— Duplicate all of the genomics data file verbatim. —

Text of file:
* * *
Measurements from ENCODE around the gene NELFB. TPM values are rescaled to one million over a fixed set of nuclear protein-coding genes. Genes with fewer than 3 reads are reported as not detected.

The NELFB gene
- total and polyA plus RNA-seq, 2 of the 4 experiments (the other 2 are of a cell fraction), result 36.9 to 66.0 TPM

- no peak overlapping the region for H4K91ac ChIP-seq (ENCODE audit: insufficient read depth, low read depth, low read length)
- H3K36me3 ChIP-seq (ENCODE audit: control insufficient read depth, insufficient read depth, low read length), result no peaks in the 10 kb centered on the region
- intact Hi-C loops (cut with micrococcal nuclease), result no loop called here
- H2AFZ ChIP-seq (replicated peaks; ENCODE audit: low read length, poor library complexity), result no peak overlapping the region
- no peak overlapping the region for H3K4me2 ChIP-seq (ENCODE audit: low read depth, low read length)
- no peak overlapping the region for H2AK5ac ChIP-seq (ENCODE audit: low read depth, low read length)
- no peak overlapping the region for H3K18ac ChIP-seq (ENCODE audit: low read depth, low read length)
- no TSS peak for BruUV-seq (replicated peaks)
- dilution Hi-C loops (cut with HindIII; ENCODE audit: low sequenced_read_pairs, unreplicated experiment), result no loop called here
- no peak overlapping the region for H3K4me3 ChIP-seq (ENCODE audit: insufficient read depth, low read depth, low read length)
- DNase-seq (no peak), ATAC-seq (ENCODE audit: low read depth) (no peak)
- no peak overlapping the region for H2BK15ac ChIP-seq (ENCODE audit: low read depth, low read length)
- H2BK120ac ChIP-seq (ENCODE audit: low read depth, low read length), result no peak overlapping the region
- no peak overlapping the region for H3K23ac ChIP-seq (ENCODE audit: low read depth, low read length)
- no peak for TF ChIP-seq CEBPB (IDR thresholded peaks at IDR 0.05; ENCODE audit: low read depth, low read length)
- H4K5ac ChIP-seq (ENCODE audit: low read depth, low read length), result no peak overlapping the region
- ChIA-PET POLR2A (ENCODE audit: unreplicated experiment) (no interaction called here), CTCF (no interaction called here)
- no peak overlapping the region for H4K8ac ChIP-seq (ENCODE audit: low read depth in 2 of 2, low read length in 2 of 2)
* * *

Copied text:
Measurements from ENCODE around the gene NELFB. TPM values are rescaled to one million over a fixed set of nuclear protein-coding genes. Genes with fewer than 3 reads are reported as not detected.

The NELFB gene
- total and polyA plus RNA-seq, 2 of the 4 experiments (the other 2 are of a cell fraction), result 36.9 to 66.0 TPM

- no peak overlapping the region for H4K91ac ChIP-seq (ENCODE audit: insufficient read depth, low read depth, low read length)
- H3K36me3 ChIP-seq (ENCODE audit: control insufficient read depth, insufficient read depth, low read length), result no peaks in the 10 kb centered on the region
- intact Hi-C loops (cut with micrococcal nuclease), result no loop called here
- H2AFZ ChIP-seq (replicated peaks; ENCODE audit: low read length, poor library complexity), result no peak overlapping the region
- no peak overlapping the region for H3K4me2 ChIP-seq (ENCODE audit: low read depth, low read length)
- no peak overlapping the region for H2AK5ac ChIP-seq (ENCODE audit: low read depth, low read length)
- no peak overlapping the region for H3K18ac ChIP-seq (ENCODE audit: low read depth, low read length)
- no TSS peak for BruUV-seq (replicated peaks)
- dilution Hi-C loops (cut with HindIII; ENCODE audit: low sequenced_read_pairs, unreplicated experiment), result no loop called here
- no peak overlapping the region for H3K4me3 ChIP-seq (ENCODE audit: insufficient read depth, low read depth, low read length)
- DNase-seq (no peak), ATAC-seq (ENCODE audit: low read depth) (no peak)
- no peak overlapping the region for H2BK15ac ChIP-seq (ENCODE audit: low read depth, low read length)
- H2BK120ac ChIP-seq (ENCODE audit: low read depth, low read length), result no peak overlapping the region
- no peak overlapping the region for H3K23ac ChIP-seq (ENCODE audit: low read depth, low read length)
- no peak for TF ChIP-seq CEBPB (IDR thresholded peaks at IDR 0.05; ENCODE audit: low read depth, low read length)
- H4K5ac ChIP-seq (ENCODE audit: low read depth, low read length), result no peak overlapping the region
- ChIA-PET POLR2A (ENCODE audit: unreplicated experiment) (no interaction called here), CTCF (no interaction called here)
- no peak overlapping the region for H4K8ac ChIP-seq (ENCODE audit: low read depth in 2 of 2, low read length in 2 of 2)